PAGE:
Article Bookmarked
Bookmark Removed

Americans Are Sitting at Record Rates. Here’s Why That’s So Dangerous


Apr. 23, 2019 Time

Every day, we modern humans stay comfortably seated on our behinds for hours at a time: binge watching shows on Netflix, pecking away on keyboards at work, scrolling through social media feeds. But do people really sit more than they used to?

That’s what Yin Cao and an international group of colleagues wanted to find out in their latest study published in JAMA. While studies on sitting behavior in specific groups of people — such as children or working adults with desk jobs — have recorded how sedentary people are, there is little data on how drastically sitting habits have changed over time. “We don’t know how these patterns have or have not changed in the past 15 years,” says Cao, as assistant professor in public health sciences at the Washington University School of Medicine.

The researchers used data collected from 2001 to 2016 by the National Health and Nutrition Examination Survey (NHANES), which asked a representative sample of Americans ages five and older how many hours they spent watching TV or videos daily in the past month, and how many hours they spent using a computer outside of work or school. The team analyzed responses from nearly 52,000 people and also calculated trends in the total time people spent sitting from 2007 to 2016. Overall, teens and adults in 2016 spent on average of an hour more each day sitting than they did in 2007. And most people devoted that time parked in front of the TV or videos: in 2016, about 62% of children ages five to 11 spent two or more hours watching TV or videos every day, while 59% of teens and 65% of adults did so. Across all age groups, people also spent more time in 2016 using computers when they were not at work or school compared to 2003. This type of screen time increased from 43% to 56% among children, from 53% to 57% among adolescents and from 29% to 50% among adults.

That’s worrisome, says Cao, because sitting too long is linked to chronic diseases that can lead to early death. “Many studies show that TV or video watching time is most strongly associated with chronic disease and increases risk of obesity, cardiovascular disease, cancer, Type 2 diabetes and overall mortality,” says Cao. “We found that a lot of people, around 60%, are watching two hours or more [every day].”

From 2001 to 2016, TV-watching habits did not change significantly, despite the fact that in that time, more research about the dangers of sedentary behavior started emerging and doctors began discussing the hazards of sitting too much with their patients. “The results were a little disappointing in general,” says Cao. “They are definitely a signal that we need to increase public awareness and knowledge about the health impact of prolonged sitting. And we are not there yet — from our data, we haven’t even started yet.”

The increase in total sitting time is likely largely driven by the surge in time spent in front of a computer. As eye-opening as the trend data are, they may even underestimate the amount of time Americans spend sedentary, since the questions did not specifically address time spent on smartphones. While some of this time might have been captured by the data on time spent watching TV or videos, most people spend additional time browsing social media and interacting with friends via texts and video chats — much of it while sitting.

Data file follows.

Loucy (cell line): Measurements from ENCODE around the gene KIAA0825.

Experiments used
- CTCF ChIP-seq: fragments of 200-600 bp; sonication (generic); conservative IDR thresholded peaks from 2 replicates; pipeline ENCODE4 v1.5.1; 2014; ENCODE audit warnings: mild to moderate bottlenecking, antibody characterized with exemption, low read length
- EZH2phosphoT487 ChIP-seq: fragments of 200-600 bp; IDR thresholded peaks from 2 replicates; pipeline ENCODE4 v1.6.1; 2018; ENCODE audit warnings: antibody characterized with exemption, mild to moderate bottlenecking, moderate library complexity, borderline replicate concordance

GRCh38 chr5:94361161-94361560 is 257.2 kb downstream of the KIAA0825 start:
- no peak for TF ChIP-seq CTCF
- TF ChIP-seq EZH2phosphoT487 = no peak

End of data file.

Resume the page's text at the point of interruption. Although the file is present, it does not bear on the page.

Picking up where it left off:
Some positive signs appear in the data, however. Among younger children ages five to 11, the trend of TV and video watching for two hours or more daily decreased slightly from 2001 to 2016, especially among white children, which suggests that their parents are encouraging their kids to be more active and spend less time on the couch.

The data also point to specific groups that may benefit from more targeted education and support for changing sedentary habits. Among all ages, males, African-Americans, people who are obese and those who are physically inactive consistently showed higher prevalence of TV and video watching compared to females, white Americans, people with normal range BMI and those who exercised more. “Our study helps set up a baseline for developing interventions for different subgroups and for understanding how much impact those interventions can have,” says Cao. “It calls for system-level changes if possible, whether they involve issues with the environment, education at school or circumstances that make it hard to be physically active. These are hard questions, but from these data, it’s clear it’s something we need to think about.”

Read More on Time

Gene Upshaw Player Assistance Trust Fund

Apply Today

All Resources

Tell Me More

5 insanely cheap workout items

The only things you need to exercise at home, according to fitness trainers

Read More

Health and well-being improved by spending time in the garden

If you have personal outdoor space, spending time cultivating it can be good for your health.

Read More

How to Lift Heavy and Stay Healthy at 40, 50, and Beyond

Make sure you're staying strong while being mindful of age.

Read More

Are starchy snacks or sports supplements better for muscle recovery?

Marketers promising better results with sports bars might not be right.

Read More

In Times of Crisis, a Little Thanks Goes a Long Way

As a leader, incorporate gratitude into your workplace. It's a game changer.

Read More

Lockdown Lessons: What Have We Learned about Ourselves?

Covid-19 has forced us to create new routines and eliminate old habits. How has that impacted you?

Read More

How Retirees Can Protect their Portfolios

Take these steps to help your retirement savings withstand the bear.

Read More

The Next Generation of You: George Nock

From the field to the studio, one former player's journey from player to artist.

Read More